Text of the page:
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Teaching with Technology Survey

Faculty Predict Virtual/Augmented/Mixed Reality Will Be Key to Ed Tech in 10 Years

Faculty in our 2017 Teaching with Technology Survey believe tech will play a positive role in the future of higher education — but some technologies will be more important than others.

Judging by the outlook of faculty in colleges and universities today, the future is bright for technology in higher education. A full 98 percent of faculty members who took Campus Technology's second annual Teaching With Technology Survey believe technology will play a positive role in education going forward. That's a step up from 97 percent who answered the same in 2016.

What technologies do faculty think will be important in education over the next decade? The most popular answer to that question by far was virtual/augmented/mixed reality, garnering 81 percent of responses (it topped the list last year as well). Mobile devices and apps, 3D modeling/scanning/printing, adaptive/personalized learning and video/streaming all rounded out the top five.
A few of the less common answers that caught our eye: access to technology only by the affluent, neural embeds, "some are not invented yet" and live 3D instruction (we assume that last one is tongue-firmly-in-cheek).

Of course, not all technologies have such a rosy future. When asked to predict what technologies would be dead and gone in the next decade, 15 percent of respondents pointed to desktop computers and laptops, while 12 percent called out clickers. (Those two categories, by the way, have presumably been dying since they topped the list in our 2016 survey.) A slough of others received single-digit mention.

A few of the less frequently cited but more interesting candidates for the death list: traditional classrooms, coding, flipped classes, low-cost education and unregulated internet.

When we asked faculty which technologies they wish they didn't have to deal with, their top choice was learning management systems, receiving 12 percent of the vote. Close behind was mobile devices (including smart watches), cited by 10 percent of respondents.

Other answers that raised our eyebrows: anything free and unsupported, Google, cheating/"tutoring" sites, surveys by students, cart-based anything, tech people and non-tech faculty. (Can you really have those last two both ways?)

Faculty also provided freeform comments on the state of technology in education, which left us with plenty of food for thought. Our favorite closing words:

"Tech in education is here and always will be, but the way we teach its use must remain flexible," said one respondent from a Massachusetts college.

"Technology is here to stay," agreed a respondent from a two-year college in Georgia. "It is changing so rapidly. But, that is a good thing. That means it is trying to get better and better all the time."

"Technology integration needs to become seamless for adoption to continue to thrive," commented a university faculty member in Florida.

"Technology facilitates education, but education happens with or without it!" asserted a respondent in Texas.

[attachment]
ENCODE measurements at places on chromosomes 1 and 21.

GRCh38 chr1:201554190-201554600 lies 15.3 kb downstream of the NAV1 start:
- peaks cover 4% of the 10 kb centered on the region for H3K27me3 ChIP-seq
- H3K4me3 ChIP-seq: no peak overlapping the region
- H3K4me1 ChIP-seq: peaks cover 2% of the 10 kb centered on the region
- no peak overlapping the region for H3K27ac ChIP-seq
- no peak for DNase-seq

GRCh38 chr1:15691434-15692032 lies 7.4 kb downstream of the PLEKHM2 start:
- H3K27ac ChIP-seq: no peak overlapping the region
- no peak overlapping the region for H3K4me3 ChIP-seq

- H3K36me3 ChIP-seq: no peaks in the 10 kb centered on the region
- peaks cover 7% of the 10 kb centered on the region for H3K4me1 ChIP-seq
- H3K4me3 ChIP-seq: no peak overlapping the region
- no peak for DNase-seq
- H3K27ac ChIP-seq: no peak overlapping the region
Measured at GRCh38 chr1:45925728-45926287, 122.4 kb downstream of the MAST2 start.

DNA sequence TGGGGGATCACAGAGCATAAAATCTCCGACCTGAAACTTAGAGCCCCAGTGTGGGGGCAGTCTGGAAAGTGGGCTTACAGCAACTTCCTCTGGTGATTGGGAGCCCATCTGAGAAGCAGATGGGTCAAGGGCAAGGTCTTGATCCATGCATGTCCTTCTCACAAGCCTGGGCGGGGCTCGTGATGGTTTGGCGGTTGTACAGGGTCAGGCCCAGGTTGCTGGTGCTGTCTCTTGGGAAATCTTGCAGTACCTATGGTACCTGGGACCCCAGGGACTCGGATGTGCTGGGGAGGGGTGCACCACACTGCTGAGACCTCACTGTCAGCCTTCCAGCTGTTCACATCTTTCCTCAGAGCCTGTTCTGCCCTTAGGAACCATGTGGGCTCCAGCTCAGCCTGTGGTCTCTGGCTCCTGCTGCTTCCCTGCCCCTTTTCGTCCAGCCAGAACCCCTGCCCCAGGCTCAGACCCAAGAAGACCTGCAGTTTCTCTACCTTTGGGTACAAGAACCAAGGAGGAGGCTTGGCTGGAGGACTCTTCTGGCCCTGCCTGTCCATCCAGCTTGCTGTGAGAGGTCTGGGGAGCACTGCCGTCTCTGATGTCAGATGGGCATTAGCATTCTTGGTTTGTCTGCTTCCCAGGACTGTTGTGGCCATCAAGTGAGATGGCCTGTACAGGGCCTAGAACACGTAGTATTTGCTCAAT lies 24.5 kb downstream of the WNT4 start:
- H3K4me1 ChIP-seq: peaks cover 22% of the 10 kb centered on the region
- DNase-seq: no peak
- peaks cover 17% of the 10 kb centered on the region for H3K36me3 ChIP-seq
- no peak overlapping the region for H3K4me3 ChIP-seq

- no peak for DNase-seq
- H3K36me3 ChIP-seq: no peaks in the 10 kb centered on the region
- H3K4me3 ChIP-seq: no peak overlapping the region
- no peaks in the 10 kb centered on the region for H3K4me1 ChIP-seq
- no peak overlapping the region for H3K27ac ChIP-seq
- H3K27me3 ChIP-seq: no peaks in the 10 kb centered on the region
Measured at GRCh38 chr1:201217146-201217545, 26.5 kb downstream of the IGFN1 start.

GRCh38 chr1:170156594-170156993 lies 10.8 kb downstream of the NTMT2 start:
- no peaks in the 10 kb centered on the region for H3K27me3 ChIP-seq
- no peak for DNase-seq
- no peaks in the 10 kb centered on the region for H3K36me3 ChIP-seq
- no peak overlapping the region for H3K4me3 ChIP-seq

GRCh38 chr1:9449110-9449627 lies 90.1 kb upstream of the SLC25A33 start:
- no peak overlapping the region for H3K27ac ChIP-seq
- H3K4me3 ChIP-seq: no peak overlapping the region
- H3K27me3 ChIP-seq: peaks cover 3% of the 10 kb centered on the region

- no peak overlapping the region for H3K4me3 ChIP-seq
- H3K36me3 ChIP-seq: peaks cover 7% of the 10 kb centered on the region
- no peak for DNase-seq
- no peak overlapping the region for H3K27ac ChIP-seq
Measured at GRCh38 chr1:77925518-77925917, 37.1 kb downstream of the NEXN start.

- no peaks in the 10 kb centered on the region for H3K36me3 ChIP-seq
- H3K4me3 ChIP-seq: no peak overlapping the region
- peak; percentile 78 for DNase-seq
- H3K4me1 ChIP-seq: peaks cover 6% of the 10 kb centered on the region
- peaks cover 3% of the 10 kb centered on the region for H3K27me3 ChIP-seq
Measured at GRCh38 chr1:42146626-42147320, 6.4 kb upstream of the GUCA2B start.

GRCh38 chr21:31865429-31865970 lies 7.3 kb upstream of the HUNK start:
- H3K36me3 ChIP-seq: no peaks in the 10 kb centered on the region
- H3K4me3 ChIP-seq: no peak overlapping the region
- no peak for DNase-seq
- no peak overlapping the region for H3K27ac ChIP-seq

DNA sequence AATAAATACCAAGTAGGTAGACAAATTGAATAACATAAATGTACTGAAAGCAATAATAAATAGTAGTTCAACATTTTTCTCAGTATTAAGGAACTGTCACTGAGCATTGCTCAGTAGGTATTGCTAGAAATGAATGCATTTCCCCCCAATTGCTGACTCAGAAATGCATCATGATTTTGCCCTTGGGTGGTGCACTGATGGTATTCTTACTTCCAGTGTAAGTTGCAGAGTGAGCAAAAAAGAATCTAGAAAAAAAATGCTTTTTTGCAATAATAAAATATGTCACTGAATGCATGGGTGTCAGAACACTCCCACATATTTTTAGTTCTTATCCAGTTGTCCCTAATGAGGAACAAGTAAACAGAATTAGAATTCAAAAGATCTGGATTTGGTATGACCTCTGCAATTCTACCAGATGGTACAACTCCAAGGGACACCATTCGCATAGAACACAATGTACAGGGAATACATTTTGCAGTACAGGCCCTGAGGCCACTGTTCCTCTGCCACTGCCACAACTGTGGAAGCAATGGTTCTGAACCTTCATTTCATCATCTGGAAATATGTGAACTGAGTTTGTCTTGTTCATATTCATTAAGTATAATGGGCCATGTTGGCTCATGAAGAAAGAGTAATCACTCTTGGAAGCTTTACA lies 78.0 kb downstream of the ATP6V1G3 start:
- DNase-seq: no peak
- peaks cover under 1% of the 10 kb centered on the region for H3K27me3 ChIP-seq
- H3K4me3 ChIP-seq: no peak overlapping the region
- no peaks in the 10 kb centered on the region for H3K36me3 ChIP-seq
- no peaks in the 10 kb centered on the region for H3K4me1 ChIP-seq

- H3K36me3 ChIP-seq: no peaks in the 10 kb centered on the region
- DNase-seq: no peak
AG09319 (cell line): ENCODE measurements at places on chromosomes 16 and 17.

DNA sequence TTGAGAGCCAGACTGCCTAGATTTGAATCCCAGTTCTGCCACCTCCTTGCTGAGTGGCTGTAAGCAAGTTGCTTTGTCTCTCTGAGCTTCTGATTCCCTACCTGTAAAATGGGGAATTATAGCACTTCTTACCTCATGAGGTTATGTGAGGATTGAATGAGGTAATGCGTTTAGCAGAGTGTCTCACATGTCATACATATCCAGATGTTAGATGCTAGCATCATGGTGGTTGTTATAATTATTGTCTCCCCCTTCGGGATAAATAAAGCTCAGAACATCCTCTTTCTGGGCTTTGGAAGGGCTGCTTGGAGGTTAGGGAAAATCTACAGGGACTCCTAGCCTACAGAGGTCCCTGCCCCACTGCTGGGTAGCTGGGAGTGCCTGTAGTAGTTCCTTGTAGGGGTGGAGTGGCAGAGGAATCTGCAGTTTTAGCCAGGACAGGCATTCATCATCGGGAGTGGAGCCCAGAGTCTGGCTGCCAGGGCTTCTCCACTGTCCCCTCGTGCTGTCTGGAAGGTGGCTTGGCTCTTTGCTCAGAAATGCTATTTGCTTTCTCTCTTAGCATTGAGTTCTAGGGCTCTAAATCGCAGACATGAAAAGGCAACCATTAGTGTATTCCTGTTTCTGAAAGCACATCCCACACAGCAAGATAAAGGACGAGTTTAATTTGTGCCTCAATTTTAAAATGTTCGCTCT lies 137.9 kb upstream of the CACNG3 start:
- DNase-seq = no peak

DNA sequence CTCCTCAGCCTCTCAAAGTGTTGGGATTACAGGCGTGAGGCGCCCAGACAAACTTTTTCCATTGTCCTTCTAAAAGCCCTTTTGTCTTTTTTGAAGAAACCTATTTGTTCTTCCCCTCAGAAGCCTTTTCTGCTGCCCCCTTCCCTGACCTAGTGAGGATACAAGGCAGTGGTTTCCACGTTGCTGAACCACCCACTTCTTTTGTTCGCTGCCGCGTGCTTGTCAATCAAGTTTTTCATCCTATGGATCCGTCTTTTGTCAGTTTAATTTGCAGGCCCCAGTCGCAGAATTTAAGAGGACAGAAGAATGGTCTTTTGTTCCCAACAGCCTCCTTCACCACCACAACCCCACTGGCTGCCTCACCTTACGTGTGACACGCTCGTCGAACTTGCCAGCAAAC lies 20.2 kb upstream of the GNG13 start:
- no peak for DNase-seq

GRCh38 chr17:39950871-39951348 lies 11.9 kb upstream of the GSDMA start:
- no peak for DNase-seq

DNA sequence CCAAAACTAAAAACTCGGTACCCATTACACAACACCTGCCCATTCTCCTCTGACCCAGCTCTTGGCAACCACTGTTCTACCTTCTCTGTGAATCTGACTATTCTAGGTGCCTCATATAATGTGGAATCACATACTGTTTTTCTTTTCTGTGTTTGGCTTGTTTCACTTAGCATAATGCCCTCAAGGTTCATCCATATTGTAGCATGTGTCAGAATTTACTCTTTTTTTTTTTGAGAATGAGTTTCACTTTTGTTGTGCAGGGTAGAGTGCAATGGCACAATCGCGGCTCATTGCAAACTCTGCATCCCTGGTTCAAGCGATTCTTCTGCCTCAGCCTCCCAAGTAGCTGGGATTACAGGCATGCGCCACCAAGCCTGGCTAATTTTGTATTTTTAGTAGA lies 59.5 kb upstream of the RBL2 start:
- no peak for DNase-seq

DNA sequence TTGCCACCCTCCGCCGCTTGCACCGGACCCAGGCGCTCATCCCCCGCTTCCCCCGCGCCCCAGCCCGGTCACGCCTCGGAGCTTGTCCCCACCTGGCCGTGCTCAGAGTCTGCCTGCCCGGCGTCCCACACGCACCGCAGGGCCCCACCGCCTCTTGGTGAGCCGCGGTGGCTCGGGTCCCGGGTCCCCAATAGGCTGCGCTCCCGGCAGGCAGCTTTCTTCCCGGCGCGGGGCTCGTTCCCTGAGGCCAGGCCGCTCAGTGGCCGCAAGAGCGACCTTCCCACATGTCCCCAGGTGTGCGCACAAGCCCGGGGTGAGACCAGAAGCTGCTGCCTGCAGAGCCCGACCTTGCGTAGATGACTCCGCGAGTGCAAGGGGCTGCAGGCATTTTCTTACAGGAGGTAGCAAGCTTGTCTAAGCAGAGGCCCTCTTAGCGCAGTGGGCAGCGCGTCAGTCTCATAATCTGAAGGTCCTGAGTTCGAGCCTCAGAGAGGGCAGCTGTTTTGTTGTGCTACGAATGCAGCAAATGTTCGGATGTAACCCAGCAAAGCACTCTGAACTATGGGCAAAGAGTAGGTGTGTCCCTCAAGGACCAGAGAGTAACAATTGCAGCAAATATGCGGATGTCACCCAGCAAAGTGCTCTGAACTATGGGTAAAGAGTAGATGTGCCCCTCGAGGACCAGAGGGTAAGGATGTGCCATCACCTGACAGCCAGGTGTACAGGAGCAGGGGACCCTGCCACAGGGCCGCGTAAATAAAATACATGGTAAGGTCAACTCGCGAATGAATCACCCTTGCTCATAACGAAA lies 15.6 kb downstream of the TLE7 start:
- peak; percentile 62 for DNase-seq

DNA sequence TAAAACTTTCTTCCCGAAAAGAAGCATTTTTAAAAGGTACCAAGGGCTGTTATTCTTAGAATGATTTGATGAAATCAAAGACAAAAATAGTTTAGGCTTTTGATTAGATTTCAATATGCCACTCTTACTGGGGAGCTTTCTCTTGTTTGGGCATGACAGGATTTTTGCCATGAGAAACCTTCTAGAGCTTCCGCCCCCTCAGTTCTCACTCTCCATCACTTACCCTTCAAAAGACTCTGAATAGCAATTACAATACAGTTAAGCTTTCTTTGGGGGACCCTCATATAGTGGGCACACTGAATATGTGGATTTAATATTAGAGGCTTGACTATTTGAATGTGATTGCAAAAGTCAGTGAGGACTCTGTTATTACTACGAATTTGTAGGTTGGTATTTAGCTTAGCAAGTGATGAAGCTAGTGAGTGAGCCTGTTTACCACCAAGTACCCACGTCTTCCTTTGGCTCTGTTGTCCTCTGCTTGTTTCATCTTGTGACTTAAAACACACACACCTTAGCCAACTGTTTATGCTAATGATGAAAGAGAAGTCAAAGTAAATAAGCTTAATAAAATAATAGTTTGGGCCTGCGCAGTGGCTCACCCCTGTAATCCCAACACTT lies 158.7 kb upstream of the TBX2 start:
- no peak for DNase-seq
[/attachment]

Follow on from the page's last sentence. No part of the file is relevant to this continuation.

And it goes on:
"The biggest changes to affect education with regard to technology will come in the form of new software applications that are emerging and do not currently exist," said a respondent from an Alabama community college.

And one faculty member in Pennsylvania put it simply: "Excited for the future!"

The full results of the Teaching with Technology Survey appear in the July digital issue of Campus Technology. You can also find past coverage in our Research section.

Who Responded

Our survey polled 232 faculty members across the country about their use of technology in the classroom, their likes and dislikes, their predictions for the future and more. The majority of respondents (68 percent) come from public institutions, with 28 percent from private nonprofits and 4 percent working at for-profit schools. Seventy-two percent work at four-year colleges or universities; 26 percent are at community colleges (the remaining 2 percent designated their institutional level as "other").

Respondents represent institutions of a range of sizes, with about one-third (32 percent) working in colleges or universities with 2,500 to 9,999 students. Just under half (45 percent) of respondents are from institutions with 10,000 students or more.

Our respondents are veterans of higher education: The largest group (47 percent) has more than 20 years of experience, with 81 percent logging at least 11 years in the field.

The top three most common school and college types among our respondents are education (22 percent), business/business administration (17 percent) and liberal arts (12 percent). But overall, respondents work in a wide range of disciplines, from engineering and medicine to humanities and fine arts. The top 10 states with the most survey respondents are New York, Texas, California, Florida, Georgia, Virginia, Illinois, Missouri, Pennsylvania and Massachusetts.

About the Author

Rhea Kelly is editor in chief for Campus Technology, THE Journal, and Spaces4Learning. She can be reached at [email protected].

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